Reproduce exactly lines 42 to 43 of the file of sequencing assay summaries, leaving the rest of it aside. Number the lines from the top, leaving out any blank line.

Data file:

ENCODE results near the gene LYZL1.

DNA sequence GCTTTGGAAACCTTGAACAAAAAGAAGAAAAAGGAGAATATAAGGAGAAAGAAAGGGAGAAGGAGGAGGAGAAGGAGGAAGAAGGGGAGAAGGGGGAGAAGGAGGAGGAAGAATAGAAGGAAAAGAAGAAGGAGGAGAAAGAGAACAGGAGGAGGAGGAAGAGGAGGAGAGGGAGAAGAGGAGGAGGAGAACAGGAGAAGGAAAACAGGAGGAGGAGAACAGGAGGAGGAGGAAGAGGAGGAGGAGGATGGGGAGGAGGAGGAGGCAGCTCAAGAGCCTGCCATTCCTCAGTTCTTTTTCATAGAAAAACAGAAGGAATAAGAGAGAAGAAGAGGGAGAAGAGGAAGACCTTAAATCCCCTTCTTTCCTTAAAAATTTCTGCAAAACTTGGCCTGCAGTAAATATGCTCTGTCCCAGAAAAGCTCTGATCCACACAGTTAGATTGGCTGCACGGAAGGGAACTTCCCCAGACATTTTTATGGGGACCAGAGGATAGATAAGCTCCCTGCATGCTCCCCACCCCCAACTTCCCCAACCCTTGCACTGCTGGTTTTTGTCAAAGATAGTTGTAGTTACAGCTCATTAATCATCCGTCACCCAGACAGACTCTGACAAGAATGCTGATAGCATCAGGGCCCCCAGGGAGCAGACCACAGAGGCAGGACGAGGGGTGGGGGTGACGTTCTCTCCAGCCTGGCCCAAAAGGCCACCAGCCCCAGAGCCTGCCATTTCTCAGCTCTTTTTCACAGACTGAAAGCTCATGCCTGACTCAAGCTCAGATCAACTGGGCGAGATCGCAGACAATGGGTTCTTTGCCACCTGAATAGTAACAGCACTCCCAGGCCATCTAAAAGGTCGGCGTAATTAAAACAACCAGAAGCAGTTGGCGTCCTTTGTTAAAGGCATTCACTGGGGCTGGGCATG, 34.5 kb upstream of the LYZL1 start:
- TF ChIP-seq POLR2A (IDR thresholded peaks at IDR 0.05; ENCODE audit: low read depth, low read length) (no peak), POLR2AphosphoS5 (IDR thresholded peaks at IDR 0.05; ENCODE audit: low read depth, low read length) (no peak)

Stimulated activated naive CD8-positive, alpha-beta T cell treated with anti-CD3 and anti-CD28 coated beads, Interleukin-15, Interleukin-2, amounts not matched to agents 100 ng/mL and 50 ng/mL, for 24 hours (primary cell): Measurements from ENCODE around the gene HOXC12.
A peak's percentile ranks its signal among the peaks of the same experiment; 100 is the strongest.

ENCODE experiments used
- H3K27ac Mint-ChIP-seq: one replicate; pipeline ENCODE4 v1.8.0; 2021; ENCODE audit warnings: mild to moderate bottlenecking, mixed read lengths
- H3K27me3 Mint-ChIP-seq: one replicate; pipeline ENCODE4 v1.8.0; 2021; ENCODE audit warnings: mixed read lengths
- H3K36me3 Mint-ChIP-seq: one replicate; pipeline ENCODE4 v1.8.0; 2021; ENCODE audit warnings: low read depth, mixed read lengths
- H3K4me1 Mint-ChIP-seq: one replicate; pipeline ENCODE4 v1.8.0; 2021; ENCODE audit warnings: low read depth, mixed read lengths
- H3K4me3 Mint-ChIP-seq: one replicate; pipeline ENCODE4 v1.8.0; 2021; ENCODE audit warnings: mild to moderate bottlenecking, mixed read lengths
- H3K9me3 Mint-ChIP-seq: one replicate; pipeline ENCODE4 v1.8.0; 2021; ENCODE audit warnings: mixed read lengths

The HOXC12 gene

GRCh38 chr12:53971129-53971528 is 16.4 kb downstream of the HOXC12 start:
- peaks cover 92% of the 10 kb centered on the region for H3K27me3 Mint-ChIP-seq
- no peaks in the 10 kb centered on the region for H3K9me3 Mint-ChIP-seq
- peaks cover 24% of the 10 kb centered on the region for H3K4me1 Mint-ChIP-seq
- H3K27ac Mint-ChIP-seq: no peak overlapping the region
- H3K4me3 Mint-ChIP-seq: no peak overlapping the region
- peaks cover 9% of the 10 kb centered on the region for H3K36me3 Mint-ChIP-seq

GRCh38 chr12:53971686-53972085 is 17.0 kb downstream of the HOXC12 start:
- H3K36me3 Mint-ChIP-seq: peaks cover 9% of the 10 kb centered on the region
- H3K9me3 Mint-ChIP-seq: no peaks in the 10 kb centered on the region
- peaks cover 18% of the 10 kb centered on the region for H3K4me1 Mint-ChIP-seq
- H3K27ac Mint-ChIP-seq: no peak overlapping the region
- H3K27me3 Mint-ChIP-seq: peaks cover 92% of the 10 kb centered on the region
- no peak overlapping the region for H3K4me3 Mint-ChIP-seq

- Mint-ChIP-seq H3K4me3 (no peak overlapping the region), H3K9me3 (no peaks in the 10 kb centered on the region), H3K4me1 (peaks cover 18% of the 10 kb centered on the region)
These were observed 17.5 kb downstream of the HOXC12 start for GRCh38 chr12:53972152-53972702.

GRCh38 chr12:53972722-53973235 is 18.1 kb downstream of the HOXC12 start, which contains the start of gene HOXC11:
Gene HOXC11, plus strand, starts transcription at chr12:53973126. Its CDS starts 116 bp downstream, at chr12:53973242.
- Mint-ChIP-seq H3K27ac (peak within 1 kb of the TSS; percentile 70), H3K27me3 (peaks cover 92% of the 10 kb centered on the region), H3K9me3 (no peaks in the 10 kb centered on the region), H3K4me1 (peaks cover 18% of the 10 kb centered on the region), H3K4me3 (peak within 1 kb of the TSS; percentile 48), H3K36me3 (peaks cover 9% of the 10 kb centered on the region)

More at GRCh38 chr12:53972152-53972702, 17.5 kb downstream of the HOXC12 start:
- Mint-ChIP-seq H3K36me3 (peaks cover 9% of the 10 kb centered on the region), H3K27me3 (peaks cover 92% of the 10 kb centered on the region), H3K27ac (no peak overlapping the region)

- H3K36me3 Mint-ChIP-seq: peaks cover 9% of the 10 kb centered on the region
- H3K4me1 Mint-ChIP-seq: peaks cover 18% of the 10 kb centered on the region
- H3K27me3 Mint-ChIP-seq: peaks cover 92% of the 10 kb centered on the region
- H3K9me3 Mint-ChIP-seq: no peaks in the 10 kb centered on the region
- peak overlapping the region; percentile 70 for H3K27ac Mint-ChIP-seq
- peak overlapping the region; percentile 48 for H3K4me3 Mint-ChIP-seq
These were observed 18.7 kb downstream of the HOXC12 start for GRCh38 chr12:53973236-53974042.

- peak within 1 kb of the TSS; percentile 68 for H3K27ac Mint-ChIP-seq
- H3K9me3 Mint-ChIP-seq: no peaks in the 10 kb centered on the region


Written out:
- peak within 1 kb of the TSS; percentile 68 for H3K27ac Mint-ChIP-seq
- H3K9me3 Mint-ChIP-seq: no peaks in the 10 kb centered on the region